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Monday 24th October 2016

Nobel prize for British IVF pioneer

4th October 2010

Professor Robert Edwards, who devised the in vitro fertilisation treatment, has been awarded the Nobel prize for medicine.


Professor Edwards' research into methods of improving fertility from the 1950s to the 1970s led to the birth of the first "test tube baby" in July 1978.

Almost four million babies have been born since that date because of IVF treatment. The Nobel prize committee stated that his research had allowed infertile couples - a condition suffered by 10% of couples around the globe - to be treated.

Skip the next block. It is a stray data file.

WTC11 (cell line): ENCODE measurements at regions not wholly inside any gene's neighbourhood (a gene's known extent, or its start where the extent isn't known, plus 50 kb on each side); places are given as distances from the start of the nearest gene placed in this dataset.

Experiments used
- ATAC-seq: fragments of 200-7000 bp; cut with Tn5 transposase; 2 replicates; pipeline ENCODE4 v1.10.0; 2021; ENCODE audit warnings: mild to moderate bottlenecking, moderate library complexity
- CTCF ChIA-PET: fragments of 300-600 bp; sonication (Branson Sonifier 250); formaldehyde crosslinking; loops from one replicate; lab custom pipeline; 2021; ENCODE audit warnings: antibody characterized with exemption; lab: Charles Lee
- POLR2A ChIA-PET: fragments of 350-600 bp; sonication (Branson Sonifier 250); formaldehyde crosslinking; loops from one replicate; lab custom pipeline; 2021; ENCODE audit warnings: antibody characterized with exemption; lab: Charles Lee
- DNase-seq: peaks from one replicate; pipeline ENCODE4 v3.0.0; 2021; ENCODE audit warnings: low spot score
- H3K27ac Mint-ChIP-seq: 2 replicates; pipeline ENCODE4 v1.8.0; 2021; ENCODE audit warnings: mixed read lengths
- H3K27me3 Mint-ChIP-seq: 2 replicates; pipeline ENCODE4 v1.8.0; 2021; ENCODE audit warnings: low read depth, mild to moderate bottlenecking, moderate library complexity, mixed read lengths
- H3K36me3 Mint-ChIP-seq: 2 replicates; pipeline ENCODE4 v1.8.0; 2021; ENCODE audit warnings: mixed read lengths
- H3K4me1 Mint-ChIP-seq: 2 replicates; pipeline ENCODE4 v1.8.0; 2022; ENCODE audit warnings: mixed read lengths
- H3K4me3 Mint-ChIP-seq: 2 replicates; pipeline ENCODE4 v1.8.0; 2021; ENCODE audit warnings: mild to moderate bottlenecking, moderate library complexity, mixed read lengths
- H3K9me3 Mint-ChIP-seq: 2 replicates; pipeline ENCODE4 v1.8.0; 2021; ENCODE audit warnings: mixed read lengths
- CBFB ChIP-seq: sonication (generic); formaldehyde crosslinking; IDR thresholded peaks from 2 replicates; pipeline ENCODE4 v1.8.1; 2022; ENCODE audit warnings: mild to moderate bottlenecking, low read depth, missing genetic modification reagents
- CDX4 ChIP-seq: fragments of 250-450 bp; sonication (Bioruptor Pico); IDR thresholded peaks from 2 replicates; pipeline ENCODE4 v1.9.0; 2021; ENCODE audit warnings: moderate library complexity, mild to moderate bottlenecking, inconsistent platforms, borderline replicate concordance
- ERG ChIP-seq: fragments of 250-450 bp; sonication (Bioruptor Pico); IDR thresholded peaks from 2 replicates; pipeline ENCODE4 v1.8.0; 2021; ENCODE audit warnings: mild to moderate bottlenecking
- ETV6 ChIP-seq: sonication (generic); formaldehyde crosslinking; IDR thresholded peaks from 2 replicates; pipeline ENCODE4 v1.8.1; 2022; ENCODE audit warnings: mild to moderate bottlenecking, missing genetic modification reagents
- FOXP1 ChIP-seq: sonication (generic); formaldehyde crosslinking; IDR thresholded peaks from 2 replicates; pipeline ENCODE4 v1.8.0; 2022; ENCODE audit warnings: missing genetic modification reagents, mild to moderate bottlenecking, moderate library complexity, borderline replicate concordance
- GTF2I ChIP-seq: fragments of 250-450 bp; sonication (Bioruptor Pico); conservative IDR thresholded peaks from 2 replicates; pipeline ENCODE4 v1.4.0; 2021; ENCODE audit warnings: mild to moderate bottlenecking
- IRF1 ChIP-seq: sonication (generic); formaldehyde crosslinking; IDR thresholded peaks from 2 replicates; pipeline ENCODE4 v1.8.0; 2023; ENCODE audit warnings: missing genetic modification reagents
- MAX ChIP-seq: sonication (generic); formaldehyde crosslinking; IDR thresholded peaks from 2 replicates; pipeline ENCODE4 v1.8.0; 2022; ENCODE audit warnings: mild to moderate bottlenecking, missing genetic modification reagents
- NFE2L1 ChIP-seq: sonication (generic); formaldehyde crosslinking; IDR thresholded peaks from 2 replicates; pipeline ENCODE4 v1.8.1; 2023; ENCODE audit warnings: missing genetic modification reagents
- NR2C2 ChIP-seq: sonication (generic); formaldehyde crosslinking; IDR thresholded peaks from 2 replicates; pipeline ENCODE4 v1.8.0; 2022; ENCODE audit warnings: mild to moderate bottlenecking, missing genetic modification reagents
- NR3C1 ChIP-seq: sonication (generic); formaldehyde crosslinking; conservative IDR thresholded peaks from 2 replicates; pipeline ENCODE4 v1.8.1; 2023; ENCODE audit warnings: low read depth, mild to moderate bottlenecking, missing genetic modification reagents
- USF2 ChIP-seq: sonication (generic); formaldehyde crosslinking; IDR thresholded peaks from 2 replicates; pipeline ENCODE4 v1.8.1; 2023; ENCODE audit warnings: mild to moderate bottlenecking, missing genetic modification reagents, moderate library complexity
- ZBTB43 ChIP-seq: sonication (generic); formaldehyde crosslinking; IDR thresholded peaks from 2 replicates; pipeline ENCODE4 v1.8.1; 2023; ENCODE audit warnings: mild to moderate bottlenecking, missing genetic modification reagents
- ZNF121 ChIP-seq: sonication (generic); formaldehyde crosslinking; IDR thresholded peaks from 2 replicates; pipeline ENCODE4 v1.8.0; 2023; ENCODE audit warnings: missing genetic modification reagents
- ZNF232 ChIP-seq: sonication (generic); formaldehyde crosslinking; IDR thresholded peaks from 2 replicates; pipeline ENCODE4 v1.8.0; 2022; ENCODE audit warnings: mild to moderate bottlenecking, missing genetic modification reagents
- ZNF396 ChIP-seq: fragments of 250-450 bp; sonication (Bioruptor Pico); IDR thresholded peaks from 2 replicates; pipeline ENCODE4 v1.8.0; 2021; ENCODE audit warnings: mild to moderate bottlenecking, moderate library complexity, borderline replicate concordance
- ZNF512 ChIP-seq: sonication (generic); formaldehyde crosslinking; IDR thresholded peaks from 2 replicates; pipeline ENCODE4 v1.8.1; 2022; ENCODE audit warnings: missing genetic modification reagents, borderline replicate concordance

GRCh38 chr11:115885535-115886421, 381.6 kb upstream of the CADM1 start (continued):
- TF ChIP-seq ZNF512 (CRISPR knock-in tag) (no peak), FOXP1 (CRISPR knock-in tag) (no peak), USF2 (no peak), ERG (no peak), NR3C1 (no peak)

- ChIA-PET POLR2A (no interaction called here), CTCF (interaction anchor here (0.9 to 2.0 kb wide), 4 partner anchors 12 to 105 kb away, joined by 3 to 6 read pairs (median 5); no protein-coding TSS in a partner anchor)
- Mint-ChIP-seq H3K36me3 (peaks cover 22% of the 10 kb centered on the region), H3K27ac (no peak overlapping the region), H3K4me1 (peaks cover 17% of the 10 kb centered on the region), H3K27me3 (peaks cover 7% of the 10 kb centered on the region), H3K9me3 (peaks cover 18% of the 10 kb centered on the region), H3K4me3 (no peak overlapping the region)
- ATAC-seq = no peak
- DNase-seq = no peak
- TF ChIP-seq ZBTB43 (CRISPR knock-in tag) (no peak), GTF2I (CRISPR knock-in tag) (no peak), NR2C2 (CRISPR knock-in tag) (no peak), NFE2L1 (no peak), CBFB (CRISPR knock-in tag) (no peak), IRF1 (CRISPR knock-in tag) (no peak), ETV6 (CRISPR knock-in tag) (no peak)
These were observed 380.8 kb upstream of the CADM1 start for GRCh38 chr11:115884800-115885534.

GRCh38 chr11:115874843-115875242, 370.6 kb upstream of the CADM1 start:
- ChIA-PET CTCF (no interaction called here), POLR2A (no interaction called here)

Professor Richards, who is 85, first started his work more than fifty years ago. He discovered that fertilising eggs in test tubes could treat infertility.

He researched the possibility of fertilising egg cells from rabbits in test tubes with sperm with his colleague Patrick Steptoe.

The success of their research means that infertile couples have a one in five chance of success with IVF - similar to that experience by fertile couples who conceive naturally.

Professor Basil Tarlatzis, past-president of the International Federation of Fertility Societies, said: "This is a well deserved honour. IVF has opened new avenues of hope for millions of couples throughout the world."

"Edwards and Steptoe were real pioneers, and the award of the Nobel prize honours not just their work, but the whole field of reproductive science. No-one deserves this award more, and we congratulate him."


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